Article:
POSC 492. Senior Seminar in Political Science.
4 credits. Offered fall and spring.
This research-oriented senior seminar provides an overview of the discipline of political science and the different approaches to research in the field. A major research project will strengthen the research, information access and lifelong learning capacities of the student. Fulfills the College of Arts and Letters writing-intensive requirement for the major. Prerequisites: Senior standing and POSC 295.
 
POSC 493. Simulations.
4 credits.
Application of concepts and insights learned in the classroom to contemporary policy problems and practical activities. The topic of this course will vary from offering to offering. The exact courses required will vary with the subject matter of the simulation. Prerequisites: Junior or senior standing and permission of the instructor.
 
POSC 495.* Internship in Political Science.
4 credits. Offered fall and spring.
Provides students with opportunities for experiential learning in a legislative, policy making, campaign, constituency, interest group or criminal justice organization. A research paper related to the internship and a presentation based on the experience are required. Prerequisites: Junior or senior standing, 15 credits of political science, public administration or political communication and permission of the instructor.
 
POSC 495W.* Washington Semester Internship in Political Science.
6 credits. Offered fall and spring.
Provides Washington Semester participants with opportunities for experiential learning in a Washington, D.C., based legislative, policy making, campaign, constituency, interest group or criminal justice organization. Requirements include 360 work hours, a research paper related to the internship, a career report, a daily log and regular meetings with faculty-in residence. Prerequisites: Junior or senior standing, 15 credits of political science, public administration or political communication, and successful application to Washington Semester program.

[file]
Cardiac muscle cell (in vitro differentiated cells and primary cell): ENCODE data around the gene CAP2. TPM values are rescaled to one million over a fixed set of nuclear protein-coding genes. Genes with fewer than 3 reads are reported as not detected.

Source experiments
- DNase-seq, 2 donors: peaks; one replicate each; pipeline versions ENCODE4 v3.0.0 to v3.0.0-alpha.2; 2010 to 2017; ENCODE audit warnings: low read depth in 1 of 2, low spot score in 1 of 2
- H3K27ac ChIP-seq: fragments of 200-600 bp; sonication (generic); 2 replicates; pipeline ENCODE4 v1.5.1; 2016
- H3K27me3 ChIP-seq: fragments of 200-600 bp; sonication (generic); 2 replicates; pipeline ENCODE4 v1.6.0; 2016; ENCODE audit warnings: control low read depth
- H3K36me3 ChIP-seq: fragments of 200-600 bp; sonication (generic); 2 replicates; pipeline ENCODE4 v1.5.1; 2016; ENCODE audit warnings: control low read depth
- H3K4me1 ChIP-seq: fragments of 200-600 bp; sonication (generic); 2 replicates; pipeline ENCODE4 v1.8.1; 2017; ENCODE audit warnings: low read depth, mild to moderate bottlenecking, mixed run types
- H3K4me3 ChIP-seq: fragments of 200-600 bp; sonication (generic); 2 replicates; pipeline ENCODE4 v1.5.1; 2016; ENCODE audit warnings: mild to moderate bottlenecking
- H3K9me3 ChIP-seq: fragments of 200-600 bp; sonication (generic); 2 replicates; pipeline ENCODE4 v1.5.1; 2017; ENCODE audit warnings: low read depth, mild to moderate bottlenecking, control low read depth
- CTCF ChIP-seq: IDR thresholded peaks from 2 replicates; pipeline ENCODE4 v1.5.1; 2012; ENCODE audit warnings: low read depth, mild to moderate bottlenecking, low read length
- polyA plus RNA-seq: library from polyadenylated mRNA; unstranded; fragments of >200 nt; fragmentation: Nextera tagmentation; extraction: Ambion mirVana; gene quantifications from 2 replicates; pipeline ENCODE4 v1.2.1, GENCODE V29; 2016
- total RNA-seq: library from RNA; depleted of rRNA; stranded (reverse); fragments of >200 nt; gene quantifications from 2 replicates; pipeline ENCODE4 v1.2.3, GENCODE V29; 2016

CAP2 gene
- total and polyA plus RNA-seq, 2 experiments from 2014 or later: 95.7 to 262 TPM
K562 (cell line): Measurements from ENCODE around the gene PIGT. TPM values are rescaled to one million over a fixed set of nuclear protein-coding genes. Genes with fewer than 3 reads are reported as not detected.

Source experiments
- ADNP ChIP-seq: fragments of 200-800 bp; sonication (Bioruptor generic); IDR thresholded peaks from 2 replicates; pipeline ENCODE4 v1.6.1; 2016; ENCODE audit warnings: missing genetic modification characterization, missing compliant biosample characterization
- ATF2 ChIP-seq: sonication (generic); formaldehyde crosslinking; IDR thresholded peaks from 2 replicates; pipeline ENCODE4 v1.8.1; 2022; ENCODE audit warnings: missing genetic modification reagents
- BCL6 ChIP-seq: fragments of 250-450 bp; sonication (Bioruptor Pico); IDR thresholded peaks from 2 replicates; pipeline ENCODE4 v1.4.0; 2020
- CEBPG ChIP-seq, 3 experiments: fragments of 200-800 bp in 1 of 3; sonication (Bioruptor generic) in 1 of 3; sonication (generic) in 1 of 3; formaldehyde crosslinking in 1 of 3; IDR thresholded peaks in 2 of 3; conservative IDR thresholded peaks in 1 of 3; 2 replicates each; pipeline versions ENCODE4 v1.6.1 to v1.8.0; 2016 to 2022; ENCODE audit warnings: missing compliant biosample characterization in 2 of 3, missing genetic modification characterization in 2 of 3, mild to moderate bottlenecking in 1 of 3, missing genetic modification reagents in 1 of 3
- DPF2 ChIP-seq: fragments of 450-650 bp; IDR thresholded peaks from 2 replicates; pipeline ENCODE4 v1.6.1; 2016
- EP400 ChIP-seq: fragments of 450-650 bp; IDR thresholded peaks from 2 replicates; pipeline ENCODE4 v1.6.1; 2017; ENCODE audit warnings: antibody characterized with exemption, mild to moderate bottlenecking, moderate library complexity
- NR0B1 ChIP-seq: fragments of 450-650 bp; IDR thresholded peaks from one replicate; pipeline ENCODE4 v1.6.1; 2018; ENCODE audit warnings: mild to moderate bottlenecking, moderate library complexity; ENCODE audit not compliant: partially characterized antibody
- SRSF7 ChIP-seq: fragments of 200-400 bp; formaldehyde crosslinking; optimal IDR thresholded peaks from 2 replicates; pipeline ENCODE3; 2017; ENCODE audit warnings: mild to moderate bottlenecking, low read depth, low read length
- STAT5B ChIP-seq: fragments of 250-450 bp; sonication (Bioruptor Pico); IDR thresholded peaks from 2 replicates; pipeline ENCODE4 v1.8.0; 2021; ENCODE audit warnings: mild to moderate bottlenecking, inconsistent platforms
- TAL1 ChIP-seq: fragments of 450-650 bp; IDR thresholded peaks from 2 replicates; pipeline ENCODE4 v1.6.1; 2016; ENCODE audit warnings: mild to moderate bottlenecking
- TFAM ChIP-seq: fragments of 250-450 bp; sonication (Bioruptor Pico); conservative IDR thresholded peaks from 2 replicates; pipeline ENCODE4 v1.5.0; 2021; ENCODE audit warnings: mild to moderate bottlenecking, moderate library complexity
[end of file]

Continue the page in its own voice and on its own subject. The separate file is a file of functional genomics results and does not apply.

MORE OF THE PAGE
POSC 499. Honors. 6 credits.
Offered fall and spring.
Year course.
 
*No more than four credit hours can be counted toward the political science major.

 

Psychology

Department of Psychology
GPSYC 100. Interpersonal Skills for Resident Advisers.
1 credit.
Designed to give resident adviser trainees understanding of interpersonal relations. Cannot be used as a psychology major elective. Prerequisite: Limited to students selected as resident advisers.
 
GPSYC 101. General Psychology.
3 credits. Offered fall and spring.
A study of the nervous system, sensation, perception, consciousness, learning, memory, language, intelligence, motivation, emotion, life span development, personality, psychopathology, psychotherapy, social psychology and the scientific method.
 
GPSYC 122. The Science of Vision and Audition.
3 credits.
A study of human interaction with sound and light waves. Topics include basic neuroanatomy, anatomy of the auditory and visual systems, visual perception (color vision, object perception, perceptual illusions), auditory perception (pitch, loudness, sound localization), visual deficiencies. The course will include outside-of-class experiential activities. Prerequisites: Either MATH 103, MATH 205, MATH 220, MATH 231 or MATH 235. Formerly GSCI 122. Students may not receive credit for both GSCI 122 and GPSYC 122.
 
GPSYC 160. Life Span Human Development.
3 credits. Offered fall and spring.
An introduction to human development. Emphasis is on life span processes within physical, emotional, cognitive, psychosexual, social, personality and moral development.
 
PSYC 180. Introduction to Behavior Analysis.
3 credits.
Students will learn the fundamental principles, procedures and concepts of behavior analysis, how they can be used to explain behavior and how interventions based on these principles can be used to improve their own lives and the lives of others. This course cannot be taken by students who have already completed either PSYC 390 or PSYC480.
 
PSYC 200. Topics in Psychology.
3 credits.
Exploration of an important psychological topic. The topics for each semester will be announced on e-campus and the departmental Web site. Prerequisite: GPSYC 101.
 
PSYC 210. Psychological Measurement and Statistics.